## Flow Properties of Polymers

Time-independent Fluids

Polymer solutions, dispersions, and melts are usually non-Newtonian liquids. This means their
*apparent viscosity* (*η*)^{1} depends on the applied shear rate
and increases rapidly with increasing molecular weight (number of repeat units).
Thus, the viscosity of a polymer melt is always larger than that of the corresponding
monomer. This is due to entanglement and intermolecular forces between polymer molecules.

The shear rate (*γ*) - shear stress (*τ*) relationship of time independent
non-Newtonian fluids can be described by the general equation

or graphically by a curve of shear stress as a function of shear rate. The four basic types of time-independent fluids are shown in the figures below.

It must be emphazised that these types are an idealization of the
real flow behavior of fluids. Most polymer solutions and melts
exhibit shear thinning, that is, they belong to the class of
*pseudoplastic* materials, whereas shear-thickening or *
dilatant* behavior is rarely
observed. Some common examples of shear-thickening fluids are
cornstarch in water and nanoparticles dispersed in a (polymer)
solution.

The observed shear thinning of polymer melts and
solutions is caused by disentanglement of polymer chains during
flow. Polymers with a sufficiently high molecular weight are always
entangled (like spagetti) and randomly oriented when at rest. When
sheared, however, they begin to disentangle and to allign which
causes the viscosity to drop. The degree of disentanglement will
depend on the shear rate. At sufficiently high shear rates the
polymers will be completely disentangled and fully alligned. In this
regime, the viscosity of the polymer melt or solution will be
independent of the shear rate, i.e. the polymer will behave like a
Newtonian liquid again.^{2} The same is true for very low shear rates;
the polymer chains move so slowly that entanglement does not impede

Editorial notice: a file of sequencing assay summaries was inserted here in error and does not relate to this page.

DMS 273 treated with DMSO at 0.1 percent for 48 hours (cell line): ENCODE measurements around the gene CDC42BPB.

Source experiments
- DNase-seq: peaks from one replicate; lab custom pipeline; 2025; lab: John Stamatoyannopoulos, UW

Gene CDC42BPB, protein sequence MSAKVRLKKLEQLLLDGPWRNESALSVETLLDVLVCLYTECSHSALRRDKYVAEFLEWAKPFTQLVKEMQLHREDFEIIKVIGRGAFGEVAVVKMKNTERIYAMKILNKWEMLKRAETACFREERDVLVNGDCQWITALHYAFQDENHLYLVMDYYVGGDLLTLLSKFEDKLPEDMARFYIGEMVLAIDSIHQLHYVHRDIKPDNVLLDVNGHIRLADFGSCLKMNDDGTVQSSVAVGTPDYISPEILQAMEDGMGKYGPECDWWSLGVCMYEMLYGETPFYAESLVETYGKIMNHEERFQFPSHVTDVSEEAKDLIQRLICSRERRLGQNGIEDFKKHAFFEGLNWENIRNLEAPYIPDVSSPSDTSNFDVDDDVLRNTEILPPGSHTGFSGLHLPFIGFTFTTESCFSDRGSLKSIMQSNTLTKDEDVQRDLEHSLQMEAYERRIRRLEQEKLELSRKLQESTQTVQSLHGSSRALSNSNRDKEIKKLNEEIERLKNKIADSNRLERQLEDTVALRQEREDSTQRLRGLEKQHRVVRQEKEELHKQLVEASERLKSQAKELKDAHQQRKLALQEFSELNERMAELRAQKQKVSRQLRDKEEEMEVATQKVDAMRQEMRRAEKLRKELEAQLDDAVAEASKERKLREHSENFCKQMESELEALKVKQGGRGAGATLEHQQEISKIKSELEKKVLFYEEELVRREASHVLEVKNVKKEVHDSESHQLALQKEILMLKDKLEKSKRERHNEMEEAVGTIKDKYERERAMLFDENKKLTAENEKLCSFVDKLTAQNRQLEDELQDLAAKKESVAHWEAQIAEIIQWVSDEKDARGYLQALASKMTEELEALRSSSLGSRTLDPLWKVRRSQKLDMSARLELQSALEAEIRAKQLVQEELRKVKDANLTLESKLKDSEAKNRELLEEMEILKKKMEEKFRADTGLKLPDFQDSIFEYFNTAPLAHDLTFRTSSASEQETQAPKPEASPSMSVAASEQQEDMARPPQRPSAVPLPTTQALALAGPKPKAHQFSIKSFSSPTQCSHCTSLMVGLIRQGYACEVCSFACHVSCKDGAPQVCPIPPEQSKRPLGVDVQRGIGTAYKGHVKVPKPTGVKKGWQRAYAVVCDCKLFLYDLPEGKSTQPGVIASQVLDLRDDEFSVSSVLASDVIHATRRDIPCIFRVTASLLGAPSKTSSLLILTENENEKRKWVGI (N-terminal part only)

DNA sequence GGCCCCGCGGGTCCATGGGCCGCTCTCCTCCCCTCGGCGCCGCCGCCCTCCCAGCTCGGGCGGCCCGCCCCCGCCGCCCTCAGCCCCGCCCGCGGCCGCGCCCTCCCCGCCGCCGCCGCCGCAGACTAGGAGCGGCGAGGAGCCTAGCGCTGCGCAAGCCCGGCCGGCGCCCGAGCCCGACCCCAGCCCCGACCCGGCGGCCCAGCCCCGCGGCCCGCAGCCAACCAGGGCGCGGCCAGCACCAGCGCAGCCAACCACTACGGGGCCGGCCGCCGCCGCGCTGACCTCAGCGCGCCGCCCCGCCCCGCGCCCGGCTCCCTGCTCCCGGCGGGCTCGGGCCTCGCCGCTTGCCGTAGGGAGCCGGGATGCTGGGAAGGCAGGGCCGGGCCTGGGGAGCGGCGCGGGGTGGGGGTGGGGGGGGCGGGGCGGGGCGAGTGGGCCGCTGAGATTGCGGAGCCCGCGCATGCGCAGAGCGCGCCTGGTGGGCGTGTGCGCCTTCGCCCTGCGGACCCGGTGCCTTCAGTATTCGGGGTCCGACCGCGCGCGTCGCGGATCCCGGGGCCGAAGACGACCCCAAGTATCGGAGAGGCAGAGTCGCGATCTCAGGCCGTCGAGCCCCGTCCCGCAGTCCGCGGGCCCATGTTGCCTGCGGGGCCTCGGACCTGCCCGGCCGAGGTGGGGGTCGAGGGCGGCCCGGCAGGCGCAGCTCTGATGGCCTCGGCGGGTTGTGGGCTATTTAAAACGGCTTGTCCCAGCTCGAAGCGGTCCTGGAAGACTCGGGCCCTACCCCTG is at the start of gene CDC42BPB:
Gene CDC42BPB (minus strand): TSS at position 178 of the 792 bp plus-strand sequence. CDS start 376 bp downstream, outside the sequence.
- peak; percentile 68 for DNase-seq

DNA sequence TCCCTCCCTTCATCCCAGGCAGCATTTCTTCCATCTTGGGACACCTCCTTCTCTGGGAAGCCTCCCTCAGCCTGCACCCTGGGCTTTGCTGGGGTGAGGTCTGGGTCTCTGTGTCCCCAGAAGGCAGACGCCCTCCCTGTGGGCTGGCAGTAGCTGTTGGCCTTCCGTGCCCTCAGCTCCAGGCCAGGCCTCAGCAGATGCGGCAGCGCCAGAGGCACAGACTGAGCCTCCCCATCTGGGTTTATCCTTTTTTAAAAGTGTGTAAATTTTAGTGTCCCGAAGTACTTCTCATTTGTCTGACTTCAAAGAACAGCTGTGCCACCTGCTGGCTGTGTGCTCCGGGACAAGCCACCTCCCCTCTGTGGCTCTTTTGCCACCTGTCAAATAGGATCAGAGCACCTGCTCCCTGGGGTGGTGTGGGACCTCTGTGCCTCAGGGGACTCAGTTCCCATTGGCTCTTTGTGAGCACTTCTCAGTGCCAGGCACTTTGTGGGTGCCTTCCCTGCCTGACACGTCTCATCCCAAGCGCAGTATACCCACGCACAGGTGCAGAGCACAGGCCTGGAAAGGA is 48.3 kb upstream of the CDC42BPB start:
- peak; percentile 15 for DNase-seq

the shear flow. The viscosity at infinite slow shear is
called *zero shear rate viscosity* (*η _{0}*). The typical behavior is ilustrated in the figure
below that shows the dependence of the apparent viscosity, η, of a polymeric melt on shear rate.

The behavior of fluids in the shear-thinning regime can be described with the power-law equation of Oswald and de Waele:

This equation may be written in logarithmic form,

This means, a log-log plot of shear stress (*τ*) versus shear strain (d*γ*/d*t*)
should yield a straight line if the polymer solution or melt behaves like a
pseudoplastic liquid. Usually a straight line can be drawn over one
to two decades of shear rate, but over a wider range deviations from
the Oswald law can be expected.

The apparent viscosity is defined by

If we combine this expression with the Oswald equation, we obtain a second power-law equation for the apparent viscosity:

A power law can also be used to describe the behavior of a dilatant (shear-thickening)
liquid. In this case, the value of the exponent *n* will be greater than one.
Again, noticeable deviations can be expected when the Oswald
equation is applied over a
wider range of shear rates.

Some other fluids require a threshold shear stress before they
start to flow. This kind of fluid is called a *plastic fluid*
and if the flowing liquid has a constant viscosity it is called a *
Bingham liquid*. However, such behavior is not observed in
ordinary polymer melts and solutions. Typical examples for plastic
flow behavior are polymer/silica micro- and nanocomposites. The
solid-like behavior at low shear stress can be explained by the
formation of a silica network structure arising from attractive
particle-particle interactions due to hydrogen bonding between
silanol groups. Once the particle network breaks down upon
application of a critical yield stress (*τ _{y}*), the polymer shows normal flow behavior.

The flow behavior of plastic fluids having a constant viscosity *η _{p}*
above the yield stress can be described with the Bingham equation:

whereas non-Newtonian (shear-thinning) behavior of a plastic fluid can be described with the Herschel-Bulkley model:

Using the standard definition for viscosity: *η* = *τ */* γ*, the apparent
viscosity of an Bingham viscoplastic material can be written as

Thus, the apparent viscosity of a Bingham fluid decreases with increasing shear rate and reaches at very high shear rates the constant limit *η _{p}*.

^{1}The
apparent viscosity is often given the symbol *η* instead of *μ* to distinguish it from the Newtonian viscosity.

^{2}The second plateau is rarley observed for polymer melts because it requires extremely high shear rates which might also cause the polymer chains to break
(shear-induced degradation).